Rearing male chicks

Even though rearing male chicks for meat has long been considered not financially worthwhile, one company in the US is already doing it. Kipster, which is based in the Netherlands, decided in late 2022 to do this in its US operations. These roosters are slaughtered at 15 weeks of age.

To help with this (and to speed up the sexing of chicks before culling), some companies have developed specialised machines. Xiashu Technology has marketed the first commercial chick vent sexing technology in the world. The system has a 98.5% accuracy and can categorise 1,000 chicks per hour.

In-ovo system adoption

Most of the global egg industry supports the use of in-ovo sexing technology. Innovate Animal Ag estimates that up to 20% of the European egg industry is already using it. Earlier this year, Orbem installed its ‘Genus Focus’ in-ovo sexing technology at a Hendrix Genetics laying hen hatchery in Mur-de-Bretagne, France. In February 2023, Vepymo, a Dutch egg producer with a large market share in egg production in France and Belgium (and part of Hendrix Genetics) installed the In Ovo ‘Ella’ machine at its hatchery. In May, Steinsland & Co hatchery in Norway installed the respeggt SELEGGT in-ovo sexing system. The SELEGGT system was installed in various hatcheries in Germany and the Netherlands during 2021 and 2022.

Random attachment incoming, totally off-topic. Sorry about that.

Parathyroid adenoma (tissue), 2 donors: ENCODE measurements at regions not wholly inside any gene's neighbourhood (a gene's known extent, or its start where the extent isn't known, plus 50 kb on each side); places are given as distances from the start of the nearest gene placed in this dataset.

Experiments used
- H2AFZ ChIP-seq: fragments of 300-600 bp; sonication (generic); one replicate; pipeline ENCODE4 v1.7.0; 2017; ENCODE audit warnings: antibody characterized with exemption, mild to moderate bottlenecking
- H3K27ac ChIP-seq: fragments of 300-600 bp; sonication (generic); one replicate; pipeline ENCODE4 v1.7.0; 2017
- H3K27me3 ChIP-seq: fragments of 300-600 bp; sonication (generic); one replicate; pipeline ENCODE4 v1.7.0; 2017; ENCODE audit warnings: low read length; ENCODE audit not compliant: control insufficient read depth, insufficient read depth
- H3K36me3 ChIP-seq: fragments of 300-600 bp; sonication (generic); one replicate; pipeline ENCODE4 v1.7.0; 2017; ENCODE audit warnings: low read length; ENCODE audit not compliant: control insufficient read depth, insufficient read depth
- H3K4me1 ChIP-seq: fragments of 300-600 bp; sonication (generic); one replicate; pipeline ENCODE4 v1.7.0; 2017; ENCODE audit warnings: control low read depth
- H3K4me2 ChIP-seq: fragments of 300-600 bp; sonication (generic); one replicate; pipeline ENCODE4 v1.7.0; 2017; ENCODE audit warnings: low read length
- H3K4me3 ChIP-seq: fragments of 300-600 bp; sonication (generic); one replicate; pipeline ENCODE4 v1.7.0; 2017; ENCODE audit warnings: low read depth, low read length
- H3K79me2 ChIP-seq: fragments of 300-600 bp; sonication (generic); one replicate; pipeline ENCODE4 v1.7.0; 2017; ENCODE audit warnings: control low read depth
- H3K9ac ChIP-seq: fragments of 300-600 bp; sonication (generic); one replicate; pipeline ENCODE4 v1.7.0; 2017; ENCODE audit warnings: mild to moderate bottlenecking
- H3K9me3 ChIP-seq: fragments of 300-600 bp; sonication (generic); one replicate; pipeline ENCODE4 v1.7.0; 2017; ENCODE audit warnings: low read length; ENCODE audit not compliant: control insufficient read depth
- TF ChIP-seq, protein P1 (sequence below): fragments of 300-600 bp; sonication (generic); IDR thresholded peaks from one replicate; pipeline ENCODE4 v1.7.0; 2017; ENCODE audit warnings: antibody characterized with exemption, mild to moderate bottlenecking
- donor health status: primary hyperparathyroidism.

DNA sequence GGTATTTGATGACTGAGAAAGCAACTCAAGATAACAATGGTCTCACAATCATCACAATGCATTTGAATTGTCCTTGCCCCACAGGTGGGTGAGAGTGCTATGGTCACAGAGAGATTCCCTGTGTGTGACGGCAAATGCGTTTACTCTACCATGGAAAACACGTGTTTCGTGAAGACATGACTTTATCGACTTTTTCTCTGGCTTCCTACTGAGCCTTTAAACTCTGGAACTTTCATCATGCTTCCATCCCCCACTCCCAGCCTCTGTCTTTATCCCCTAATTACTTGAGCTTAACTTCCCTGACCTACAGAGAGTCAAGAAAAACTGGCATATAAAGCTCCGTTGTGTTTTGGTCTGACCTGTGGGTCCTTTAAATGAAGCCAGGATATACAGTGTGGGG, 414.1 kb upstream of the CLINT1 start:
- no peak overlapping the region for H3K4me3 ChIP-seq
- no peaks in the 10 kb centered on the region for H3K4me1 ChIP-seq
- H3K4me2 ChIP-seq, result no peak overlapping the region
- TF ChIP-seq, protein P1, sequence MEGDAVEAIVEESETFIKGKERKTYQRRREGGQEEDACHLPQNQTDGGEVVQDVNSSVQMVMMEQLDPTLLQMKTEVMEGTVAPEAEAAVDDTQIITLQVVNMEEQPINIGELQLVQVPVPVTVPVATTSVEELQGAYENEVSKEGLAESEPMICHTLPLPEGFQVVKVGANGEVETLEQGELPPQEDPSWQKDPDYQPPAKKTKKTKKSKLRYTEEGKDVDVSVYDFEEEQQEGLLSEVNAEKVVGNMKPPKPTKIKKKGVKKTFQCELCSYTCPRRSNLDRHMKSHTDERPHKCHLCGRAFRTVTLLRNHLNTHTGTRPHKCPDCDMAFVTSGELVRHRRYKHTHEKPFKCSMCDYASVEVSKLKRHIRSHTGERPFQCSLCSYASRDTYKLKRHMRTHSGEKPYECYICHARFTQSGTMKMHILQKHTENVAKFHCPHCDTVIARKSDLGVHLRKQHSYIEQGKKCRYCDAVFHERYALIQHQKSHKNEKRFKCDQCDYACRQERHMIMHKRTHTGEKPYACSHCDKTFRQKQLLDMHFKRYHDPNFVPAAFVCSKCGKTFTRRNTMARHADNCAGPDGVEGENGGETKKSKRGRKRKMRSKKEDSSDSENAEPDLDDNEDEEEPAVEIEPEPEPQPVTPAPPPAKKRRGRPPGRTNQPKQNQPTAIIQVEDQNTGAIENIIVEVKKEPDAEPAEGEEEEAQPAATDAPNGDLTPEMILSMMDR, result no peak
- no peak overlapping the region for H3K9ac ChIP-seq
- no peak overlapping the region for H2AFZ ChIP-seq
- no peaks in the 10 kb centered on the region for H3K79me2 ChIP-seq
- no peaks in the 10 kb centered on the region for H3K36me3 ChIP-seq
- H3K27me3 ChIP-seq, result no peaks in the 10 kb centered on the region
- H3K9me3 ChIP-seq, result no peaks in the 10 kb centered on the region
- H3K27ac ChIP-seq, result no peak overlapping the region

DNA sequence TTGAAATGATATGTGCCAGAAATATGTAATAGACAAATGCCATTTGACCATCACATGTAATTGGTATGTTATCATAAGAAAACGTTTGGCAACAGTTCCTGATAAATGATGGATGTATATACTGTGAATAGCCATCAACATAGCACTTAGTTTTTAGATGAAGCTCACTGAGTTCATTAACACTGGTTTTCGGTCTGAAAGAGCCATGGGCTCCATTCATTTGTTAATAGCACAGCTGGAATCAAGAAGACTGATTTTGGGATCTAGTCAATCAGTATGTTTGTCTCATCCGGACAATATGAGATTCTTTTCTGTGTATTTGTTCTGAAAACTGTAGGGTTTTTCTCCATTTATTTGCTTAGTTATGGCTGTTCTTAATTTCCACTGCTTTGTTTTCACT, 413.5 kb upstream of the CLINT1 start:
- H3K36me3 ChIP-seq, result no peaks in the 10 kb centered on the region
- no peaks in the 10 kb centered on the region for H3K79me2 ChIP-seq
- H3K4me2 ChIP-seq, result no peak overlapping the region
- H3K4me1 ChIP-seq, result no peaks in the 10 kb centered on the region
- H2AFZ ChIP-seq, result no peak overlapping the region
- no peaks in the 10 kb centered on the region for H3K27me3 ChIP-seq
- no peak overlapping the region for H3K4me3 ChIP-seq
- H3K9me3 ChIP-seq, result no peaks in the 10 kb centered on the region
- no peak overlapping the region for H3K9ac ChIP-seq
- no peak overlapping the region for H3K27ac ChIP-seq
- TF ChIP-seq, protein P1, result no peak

Tech review

In early 2023, a group of Chinese scientists published a review of in-ovo sexing technologies, as well as recent research on tech centred on molecular, spectral, acoustic, morphology and volatile organic compound-based methods. They note that additional in-ovo sexing applications are expected with the development of new, more powerful spectral sources and sensors with increased sensitivity.

“Further research is needed to decrease the cost of sensors, improve the detection limit and classification accuracy, build a multiband database and improve system performance and software applications,” they said.

They believe more machine and deep learning image processing and modelling methods should be applied in future research. They also stress that sexing “should be used before a chick embryo develops its sensory nervous system which occurs on approximately the seventh day of incubation.” Both the SELEGGT system and In Ovo’s Ella system function from day 9.

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Treena Hein Correspondent